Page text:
The Challenges of Longevity


The Challenges of Longevity | Questions our long lives raise & answers for your future. 
by: Sound Options 

We are enjoying a longest lives in history; however, our longevity brings with it new challenges that will impact our health, finances, work, and family life. To understand this societal shift, we must begin here, at the family level. Eldercare is not just an individual issue. For every elderly loved one, there are often spouses, adult children, and other family invested in meeting the needs and challenges that individual faces. We are beginning to see generations with new questions, such as, “How will I care for my parent and my children in the same household?”, “Do I want to spend 20-35 years in retirement, or should I keep working?”, “How will we pay for long-term care over the next 10 years?” These are all good questions and all relatively new questions for us as an aging society.

As a Geriatric Care Management and Home Care company, we see eldercare experts like ourselves playing a crucial role in equipping families with the education and the care they need to face the challenges ahead of them. Quality of life at any age begins with intentionality and having good answers in the future begins with asking good questions now.

Major Challenges Facing Families
Some of the major questions that come out of the challenges of longevity are:

  • How will we spend the extra time and maintain quality of life?
  • When should long-term planning/ family conversations begin?
  • How can we financially prepare for long-term care needs?
  • What do I want my end-of-life healthcare to look like, what values/wishes?
  • And many, many more.

10 Steps to Prepare for a Bright Future  
What can you do to prepare yourself and your family? Here are just a few suggestions to get you started:

No. 1 :: Talk Early and Talk Often.  Plan for and schedule regular family meetings. Sometimes the hardest part is getting through that first conversation. Decide on important questions or topics to cover during that meeting and send them out in advance, giving people time to process on their own before articulating their views and making decisions.  

No. 2 :: Make a Self-Care Plan. Dr. Butler, author of The Longevity Revolution: The Benefits and Challenges of Living a Long Life, says individuals play perhaps the greatest role in taking care of their own health and wellness as they age. Take the time to learn how to care for yourself well (body, mind, and spirit) so you’ll have a routine established as you face difficult responsibilities and eldercare stresses. For the elderly loved one, a consistent self-care plan that doesn’t neglect regular physical activity and management of chronic diseases will help increase health and longevity. 

No. 3 :: Seek Professional Guidance. It’s hard to know what you don’t know. Consulting with a geriatric care manager, (RN or MSW), is a great starting point. As eldercare experts, they know the pitfalls of advance care planning and can help navigate the healthcare system, family dynamics, and resistant loved ones and put a personalized plan in place. They can provide as much or as little services as are needed.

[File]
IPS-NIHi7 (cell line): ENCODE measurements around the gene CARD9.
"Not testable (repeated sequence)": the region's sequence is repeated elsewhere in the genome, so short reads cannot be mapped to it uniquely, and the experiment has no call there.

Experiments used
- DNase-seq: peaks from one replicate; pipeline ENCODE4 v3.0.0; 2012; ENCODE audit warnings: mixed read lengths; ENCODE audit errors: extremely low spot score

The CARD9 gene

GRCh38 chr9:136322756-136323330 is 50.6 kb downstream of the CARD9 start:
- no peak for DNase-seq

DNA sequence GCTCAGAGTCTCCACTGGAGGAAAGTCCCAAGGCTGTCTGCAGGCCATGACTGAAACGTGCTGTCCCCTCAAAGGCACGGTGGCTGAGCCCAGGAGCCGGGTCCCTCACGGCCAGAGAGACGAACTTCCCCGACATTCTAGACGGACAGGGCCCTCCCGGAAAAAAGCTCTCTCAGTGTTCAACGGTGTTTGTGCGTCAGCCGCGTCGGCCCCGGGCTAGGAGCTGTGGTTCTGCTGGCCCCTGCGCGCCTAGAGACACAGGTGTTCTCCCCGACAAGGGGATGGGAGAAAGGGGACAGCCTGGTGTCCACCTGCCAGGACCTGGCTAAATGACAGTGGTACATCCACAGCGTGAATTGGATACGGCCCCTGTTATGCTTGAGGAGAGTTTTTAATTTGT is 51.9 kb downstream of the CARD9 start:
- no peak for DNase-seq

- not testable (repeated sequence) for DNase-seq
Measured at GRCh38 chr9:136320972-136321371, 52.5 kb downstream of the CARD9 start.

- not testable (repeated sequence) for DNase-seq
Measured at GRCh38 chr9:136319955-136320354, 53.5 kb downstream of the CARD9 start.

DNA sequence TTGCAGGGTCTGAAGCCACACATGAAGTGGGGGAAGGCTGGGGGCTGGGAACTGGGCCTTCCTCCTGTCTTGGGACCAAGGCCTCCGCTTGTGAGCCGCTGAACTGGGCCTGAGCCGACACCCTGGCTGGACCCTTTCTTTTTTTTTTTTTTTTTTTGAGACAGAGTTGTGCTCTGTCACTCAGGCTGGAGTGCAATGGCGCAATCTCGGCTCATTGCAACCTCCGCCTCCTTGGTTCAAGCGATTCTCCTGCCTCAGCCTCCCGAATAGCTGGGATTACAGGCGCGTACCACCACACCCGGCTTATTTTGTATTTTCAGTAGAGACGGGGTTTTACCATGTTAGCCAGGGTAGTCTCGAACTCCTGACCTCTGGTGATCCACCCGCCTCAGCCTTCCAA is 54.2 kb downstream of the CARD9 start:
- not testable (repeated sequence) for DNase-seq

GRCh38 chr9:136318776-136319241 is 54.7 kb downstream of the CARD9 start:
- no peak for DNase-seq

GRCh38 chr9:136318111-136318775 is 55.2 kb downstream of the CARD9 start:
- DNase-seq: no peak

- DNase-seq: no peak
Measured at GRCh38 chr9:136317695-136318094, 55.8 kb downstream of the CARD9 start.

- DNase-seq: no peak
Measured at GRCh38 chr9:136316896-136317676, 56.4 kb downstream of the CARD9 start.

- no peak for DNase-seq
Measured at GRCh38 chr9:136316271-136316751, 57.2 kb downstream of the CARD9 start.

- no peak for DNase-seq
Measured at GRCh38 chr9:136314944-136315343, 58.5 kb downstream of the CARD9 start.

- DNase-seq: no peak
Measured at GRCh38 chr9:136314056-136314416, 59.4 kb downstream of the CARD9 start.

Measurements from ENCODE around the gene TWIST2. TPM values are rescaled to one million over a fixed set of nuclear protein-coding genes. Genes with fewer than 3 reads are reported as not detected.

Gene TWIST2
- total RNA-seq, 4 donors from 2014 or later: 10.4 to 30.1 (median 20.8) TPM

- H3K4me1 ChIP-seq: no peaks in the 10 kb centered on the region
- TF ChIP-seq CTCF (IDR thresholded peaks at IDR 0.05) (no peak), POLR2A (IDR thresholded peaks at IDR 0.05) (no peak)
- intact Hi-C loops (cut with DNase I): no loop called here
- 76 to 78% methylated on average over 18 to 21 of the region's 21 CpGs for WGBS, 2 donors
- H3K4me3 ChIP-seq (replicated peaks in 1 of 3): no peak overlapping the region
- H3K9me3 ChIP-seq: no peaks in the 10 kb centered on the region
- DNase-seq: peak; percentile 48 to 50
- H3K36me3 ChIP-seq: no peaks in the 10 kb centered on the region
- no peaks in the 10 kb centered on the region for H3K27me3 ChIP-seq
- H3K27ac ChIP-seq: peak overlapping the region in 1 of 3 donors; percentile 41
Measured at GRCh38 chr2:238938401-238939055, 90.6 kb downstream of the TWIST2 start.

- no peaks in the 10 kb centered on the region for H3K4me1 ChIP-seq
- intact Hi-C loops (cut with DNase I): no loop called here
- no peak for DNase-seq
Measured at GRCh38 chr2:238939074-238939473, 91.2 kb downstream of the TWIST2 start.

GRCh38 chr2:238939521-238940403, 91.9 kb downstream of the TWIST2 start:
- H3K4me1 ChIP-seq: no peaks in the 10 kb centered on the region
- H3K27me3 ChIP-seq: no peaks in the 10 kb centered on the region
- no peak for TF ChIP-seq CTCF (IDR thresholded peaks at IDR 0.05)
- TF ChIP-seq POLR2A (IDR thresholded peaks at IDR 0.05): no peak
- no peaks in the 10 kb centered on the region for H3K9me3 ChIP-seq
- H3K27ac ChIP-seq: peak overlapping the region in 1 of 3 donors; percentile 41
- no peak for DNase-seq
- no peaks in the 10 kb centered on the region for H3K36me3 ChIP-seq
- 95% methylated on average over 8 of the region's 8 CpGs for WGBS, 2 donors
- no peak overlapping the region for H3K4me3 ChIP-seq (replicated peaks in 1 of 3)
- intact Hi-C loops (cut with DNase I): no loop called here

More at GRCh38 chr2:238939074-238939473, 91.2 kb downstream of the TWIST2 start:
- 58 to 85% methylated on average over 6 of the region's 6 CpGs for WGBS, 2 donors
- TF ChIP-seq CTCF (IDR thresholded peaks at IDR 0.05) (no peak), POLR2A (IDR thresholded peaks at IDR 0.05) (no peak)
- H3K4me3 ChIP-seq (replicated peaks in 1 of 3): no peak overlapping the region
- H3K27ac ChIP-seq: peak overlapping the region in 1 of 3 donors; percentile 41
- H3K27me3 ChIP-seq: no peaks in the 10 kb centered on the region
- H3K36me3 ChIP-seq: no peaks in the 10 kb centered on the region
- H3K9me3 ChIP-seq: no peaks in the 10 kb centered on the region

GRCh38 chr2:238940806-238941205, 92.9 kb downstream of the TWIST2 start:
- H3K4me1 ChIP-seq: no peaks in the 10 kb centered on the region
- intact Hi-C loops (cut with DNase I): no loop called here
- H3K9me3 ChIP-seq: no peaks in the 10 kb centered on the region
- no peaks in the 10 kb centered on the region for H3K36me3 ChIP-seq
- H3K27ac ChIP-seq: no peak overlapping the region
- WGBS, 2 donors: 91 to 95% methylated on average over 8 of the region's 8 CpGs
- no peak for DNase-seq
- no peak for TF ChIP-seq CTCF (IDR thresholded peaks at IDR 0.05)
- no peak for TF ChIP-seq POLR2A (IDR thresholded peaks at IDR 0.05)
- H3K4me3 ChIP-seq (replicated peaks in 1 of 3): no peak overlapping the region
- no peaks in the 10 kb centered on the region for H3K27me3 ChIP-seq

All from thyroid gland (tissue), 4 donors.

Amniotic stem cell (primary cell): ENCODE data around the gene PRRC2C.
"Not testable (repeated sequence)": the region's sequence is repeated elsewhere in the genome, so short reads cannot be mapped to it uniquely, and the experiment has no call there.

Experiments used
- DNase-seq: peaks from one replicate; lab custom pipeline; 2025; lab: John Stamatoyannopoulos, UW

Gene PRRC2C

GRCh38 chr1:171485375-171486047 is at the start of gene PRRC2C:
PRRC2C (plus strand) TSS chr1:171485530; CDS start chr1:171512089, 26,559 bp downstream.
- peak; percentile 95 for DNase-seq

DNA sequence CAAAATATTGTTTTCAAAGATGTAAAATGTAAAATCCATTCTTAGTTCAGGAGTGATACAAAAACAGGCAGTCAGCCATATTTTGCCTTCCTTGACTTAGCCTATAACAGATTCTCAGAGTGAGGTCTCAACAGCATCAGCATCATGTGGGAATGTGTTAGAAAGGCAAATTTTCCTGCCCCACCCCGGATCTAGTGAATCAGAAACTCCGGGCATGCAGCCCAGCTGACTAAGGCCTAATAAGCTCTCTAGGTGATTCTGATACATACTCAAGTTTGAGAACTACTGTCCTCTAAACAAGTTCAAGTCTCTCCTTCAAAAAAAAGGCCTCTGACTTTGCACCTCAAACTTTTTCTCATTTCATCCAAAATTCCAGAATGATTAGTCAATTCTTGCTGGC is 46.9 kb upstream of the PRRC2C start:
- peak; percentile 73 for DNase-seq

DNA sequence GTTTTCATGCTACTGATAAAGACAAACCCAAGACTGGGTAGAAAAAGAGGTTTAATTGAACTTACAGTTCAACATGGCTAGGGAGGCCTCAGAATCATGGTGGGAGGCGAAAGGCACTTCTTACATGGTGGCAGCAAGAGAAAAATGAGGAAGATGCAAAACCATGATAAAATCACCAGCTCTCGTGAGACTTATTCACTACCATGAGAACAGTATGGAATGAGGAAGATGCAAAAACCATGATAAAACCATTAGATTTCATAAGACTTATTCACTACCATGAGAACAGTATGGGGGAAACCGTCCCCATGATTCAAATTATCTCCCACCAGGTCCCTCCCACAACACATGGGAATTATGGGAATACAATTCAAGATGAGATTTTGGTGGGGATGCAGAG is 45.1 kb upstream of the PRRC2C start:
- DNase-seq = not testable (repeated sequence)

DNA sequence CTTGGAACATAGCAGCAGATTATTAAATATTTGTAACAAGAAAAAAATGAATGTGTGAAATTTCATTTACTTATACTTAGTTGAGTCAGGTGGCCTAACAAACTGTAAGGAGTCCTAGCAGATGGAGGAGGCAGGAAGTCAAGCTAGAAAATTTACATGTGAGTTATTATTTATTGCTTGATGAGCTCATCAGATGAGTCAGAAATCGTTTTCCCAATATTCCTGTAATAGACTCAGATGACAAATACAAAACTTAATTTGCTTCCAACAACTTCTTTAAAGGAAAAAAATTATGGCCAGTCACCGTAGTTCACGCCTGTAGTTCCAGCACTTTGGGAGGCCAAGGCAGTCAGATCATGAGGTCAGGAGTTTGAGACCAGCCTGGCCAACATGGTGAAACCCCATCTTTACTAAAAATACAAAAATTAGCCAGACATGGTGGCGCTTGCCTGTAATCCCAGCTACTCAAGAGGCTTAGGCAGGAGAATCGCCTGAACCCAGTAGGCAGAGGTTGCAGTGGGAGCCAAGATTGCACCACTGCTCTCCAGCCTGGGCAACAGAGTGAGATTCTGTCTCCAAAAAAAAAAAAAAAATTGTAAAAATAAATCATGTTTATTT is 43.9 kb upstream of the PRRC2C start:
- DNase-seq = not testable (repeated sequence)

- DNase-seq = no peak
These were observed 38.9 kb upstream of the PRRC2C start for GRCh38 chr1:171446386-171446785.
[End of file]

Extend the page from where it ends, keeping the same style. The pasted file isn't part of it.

No. 4 :: Financially Prepare Through Saving. One of the biggest piece of advice caregivers give to others is start saving earlier. A Health Savings Account is a great place to start your rainy day fund. One of the largest misconceptions is that Medicare will pay for long term care services. It does not. You may also look into Long Term Care Insurance that will cover out of pockets expenses for long term care needs. Think about who you’d like to be your DPOA for finances and speak to them about your accounts/ assets. Assets that are unknown to your advocate may go unused for your healthcare needs.   

No. 5 :: Take Notes. Learn from your experience of caring for an elderly loved one and use that hard-earned knowledge to shape what your own “elderhood” will look like in the future.

No. 6 :: Train the Next Generation. If you are playing a role in caring for a parent, appropriately expose your children and/or grandchildren to the process, experiences, and challenges you are facing. By doing this you are educating future generations by making old age visible, personal, and nuanced. 

No. 7 :: Talk Candidly. Tell your friends and loved about your experiences with long life. As we live into our extra 30 years, we must shape a vision of what this new stage in our lifespan looks like for ourselves and others.

No. 8 :: Educate Yourself about Dementia/ Alzheimer’s. Alzheimer’s is the 6th leading cause of death in the US. With 5.4 million Americans living with the disease, you will most likely know someone who has been touched by it. Help your community understand that it is a disease and not a normal part of aging. Advocate for increased research until a cure is found.

No. 9 :: Visit Your HR Department. Ask about eldercare resources that your company may provide as part of their Employee Assistance Program. Educate yourself on your FMLA rights and have discussions with your manager regarding challenges you face balancing eldercare and work responsibilities.

No. 10 :: Engage in your Life. Encourage yourself and your aging loved one to actively participate in loved hobbies, social gatherings, and other emotionally and mentally stimulating activities that make life good. This will help keep stress and depression at bay during challenging times and fill years with purpose. Quality of life at any age begins with being intentional about doing the things you love and making decisions that reflect the values and wish you want for your life.

Published on February 28, 2013.